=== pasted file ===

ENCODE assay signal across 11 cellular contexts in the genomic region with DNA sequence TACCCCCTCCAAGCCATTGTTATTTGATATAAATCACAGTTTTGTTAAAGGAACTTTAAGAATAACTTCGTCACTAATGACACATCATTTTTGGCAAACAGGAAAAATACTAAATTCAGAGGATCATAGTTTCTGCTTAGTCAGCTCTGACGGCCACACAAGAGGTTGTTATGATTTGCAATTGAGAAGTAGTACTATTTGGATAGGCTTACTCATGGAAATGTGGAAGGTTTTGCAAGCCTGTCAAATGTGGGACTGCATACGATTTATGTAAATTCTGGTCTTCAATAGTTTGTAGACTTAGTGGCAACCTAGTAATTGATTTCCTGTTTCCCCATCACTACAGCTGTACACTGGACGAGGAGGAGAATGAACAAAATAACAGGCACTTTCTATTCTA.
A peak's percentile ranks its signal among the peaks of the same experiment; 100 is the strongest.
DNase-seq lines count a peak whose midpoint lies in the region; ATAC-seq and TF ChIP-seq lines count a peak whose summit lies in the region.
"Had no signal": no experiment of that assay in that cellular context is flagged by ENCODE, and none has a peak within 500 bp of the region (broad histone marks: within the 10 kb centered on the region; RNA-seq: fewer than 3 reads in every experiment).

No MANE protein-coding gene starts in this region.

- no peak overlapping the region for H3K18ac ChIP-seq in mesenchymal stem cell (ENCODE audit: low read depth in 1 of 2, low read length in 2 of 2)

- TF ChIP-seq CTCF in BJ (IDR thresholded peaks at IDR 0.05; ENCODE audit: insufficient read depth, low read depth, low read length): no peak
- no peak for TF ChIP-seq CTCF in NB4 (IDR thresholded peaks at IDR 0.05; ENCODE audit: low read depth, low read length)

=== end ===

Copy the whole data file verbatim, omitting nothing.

ENCODE assay signal across 11 cellular contexts in the genomic region with DNA sequence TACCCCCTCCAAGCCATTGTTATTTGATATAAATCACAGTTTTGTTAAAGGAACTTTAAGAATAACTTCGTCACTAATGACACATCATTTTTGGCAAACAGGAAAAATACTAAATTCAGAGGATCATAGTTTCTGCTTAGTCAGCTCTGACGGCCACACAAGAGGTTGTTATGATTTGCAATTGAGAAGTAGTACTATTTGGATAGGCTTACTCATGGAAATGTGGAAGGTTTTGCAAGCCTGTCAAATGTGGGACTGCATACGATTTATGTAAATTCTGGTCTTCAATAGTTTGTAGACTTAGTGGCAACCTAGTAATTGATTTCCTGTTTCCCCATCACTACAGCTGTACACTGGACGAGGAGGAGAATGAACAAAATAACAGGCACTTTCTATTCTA.
A peak's percentile ranks its signal among the peaks of the same experiment; 100 is the strongest.
DNase-seq lines count a peak whose midpoint lies in the region; ATAC-seq and TF ChIP-seq lines count a peak whose summit lies in the region.
"Had no signal": no experiment of that assay in that cellular context is flagged by ENCODE, and none has a peak within 500 bp of the region (broad histone marks: within the 10 kb centered on the region; RNA-seq: fewer than 3 reads in every experiment).

No MANE protein-coding gene starts in this region.

- no peak overlapping the region for H3K18ac ChIP-seq in mesenchymal stem cell (ENCODE audit: low read depth in 1 of 2, low read length in 2 of 2)

- TF ChIP-seq CTCF in BJ (IDR thresholded peaks at IDR 0.05; ENCODE audit: insufficient read depth, low read depth, low read length): no peak
- no peak for TF ChIP-seq CTCF in NB4 (IDR thresholded peaks at IDR 0.05; ENCODE audit: low read depth, low read length)